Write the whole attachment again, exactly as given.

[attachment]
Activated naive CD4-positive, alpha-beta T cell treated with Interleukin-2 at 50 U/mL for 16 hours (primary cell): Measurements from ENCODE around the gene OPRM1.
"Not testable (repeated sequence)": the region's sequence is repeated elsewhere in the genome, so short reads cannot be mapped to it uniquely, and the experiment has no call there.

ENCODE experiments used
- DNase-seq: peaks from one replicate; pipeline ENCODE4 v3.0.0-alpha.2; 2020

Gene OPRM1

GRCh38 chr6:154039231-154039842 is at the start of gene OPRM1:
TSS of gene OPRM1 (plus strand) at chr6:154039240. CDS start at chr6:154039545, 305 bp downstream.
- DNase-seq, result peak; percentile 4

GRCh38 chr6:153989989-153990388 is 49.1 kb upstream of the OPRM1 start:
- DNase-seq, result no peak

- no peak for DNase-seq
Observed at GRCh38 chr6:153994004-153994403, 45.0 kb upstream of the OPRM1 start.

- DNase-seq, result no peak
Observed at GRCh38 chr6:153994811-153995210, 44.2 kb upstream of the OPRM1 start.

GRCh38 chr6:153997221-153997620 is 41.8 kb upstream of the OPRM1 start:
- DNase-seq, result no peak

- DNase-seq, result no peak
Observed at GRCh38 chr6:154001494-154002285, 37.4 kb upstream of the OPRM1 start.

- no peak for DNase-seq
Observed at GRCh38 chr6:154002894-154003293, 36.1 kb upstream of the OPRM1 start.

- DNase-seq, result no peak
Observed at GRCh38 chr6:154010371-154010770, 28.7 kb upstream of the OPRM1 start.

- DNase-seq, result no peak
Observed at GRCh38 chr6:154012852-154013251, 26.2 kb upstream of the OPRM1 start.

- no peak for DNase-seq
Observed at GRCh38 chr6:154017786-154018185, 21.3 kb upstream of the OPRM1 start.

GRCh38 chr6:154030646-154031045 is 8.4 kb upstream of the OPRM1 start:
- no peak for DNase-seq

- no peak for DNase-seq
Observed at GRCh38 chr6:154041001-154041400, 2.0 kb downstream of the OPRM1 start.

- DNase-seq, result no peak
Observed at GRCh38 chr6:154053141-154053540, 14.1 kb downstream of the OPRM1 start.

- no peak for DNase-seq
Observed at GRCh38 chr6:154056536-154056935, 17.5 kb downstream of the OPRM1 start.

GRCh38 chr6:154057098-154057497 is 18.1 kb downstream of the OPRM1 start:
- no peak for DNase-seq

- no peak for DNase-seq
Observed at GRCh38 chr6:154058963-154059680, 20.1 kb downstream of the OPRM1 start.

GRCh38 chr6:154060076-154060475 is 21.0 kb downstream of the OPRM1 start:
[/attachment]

Activated naive CD4-positive, alpha-beta T cell treated with Interleukin-2 at 50 U/mL for 16 hours (primary cell): Measurements from ENCODE around the gene OPRM1.
"Not testable (repeated sequence)": the region's sequence is repeated elsewhere in the genome, so short reads cannot be mapped to it uniquely, and the experiment has no call there.

ENCODE experiments used
- DNase-seq: peaks from one replicate; pipeline ENCODE4 v3.0.0-alpha.2; 2020

Gene OPRM1

GRCh38 chr6:154039231-154039842 is at the start of gene OPRM1:
TSS of gene OPRM1 (plus strand) at chr6:154039240. CDS start at chr6:154039545, 305 bp downstream.
- DNase-seq, result peak; percentile 4

GRCh38 chr6:153989989-153990388 is 49.1 kb upstream of the OPRM1 start:
- DNase-seq, result no peak

- no peak for DNase-seq
Observed at GRCh38 chr6:153994004-153994403, 45.0 kb upstream of the OPRM1 start.

- DNase-seq, result no peak
Observed at GRCh38 chr6:153994811-153995210, 44.2 kb upstream of the OPRM1 start.

GRCh38 chr6:153997221-153997620 is 41.8 kb upstream of the OPRM1 start:
- DNase-seq, result no peak

- DNase-seq, result no peak
Observed at GRCh38 chr6:154001494-154002285, 37.4 kb upstream of the OPRM1 start.

- no peak for DNase-seq
Observed at GRCh38 chr6:154002894-154003293, 36.1 kb upstream of the OPRM1 start.

- DNase-seq, result no peak
Observed at GRCh38 chr6:154010371-154010770, 28.7 kb upstream of the OPRM1 start.

- DNase-seq, result no peak
Observed at GRCh38 chr6:154012852-154013251, 26.2 kb upstream of the OPRM1 start.

- no peak for DNase-seq
Observed at GRCh38 chr6:154017786-154018185, 21.3 kb upstream of the OPRM1 start.

GRCh38 chr6:154030646-154031045 is 8.4 kb upstream of the OPRM1 start:
- no peak for DNase-seq

- no peak for DNase-seq
Observed at GRCh38 chr6:154041001-154041400, 2.0 kb downstream of the OPRM1 start.

- DNase-seq, result no peak
Observed at GRCh38 chr6:154053141-154053540, 14.1 kb downstream of the OPRM1 start.

- no peak for DNase-seq
Observed at GRCh38 chr6:154056536-154056935, 17.5 kb downstream of the OPRM1 start.

GRCh38 chr6:154057098-154057497 is 18.1 kb downstream of the OPRM1 start:
- no peak for DNase-seq

- no peak for DNase-seq
Observed at GRCh38 chr6:154058963-154059680, 20.1 kb downstream of the OPRM1 start.

GRCh38 chr6:154060076-154060475 is 21.0 kb downstream of the OPRM1 start: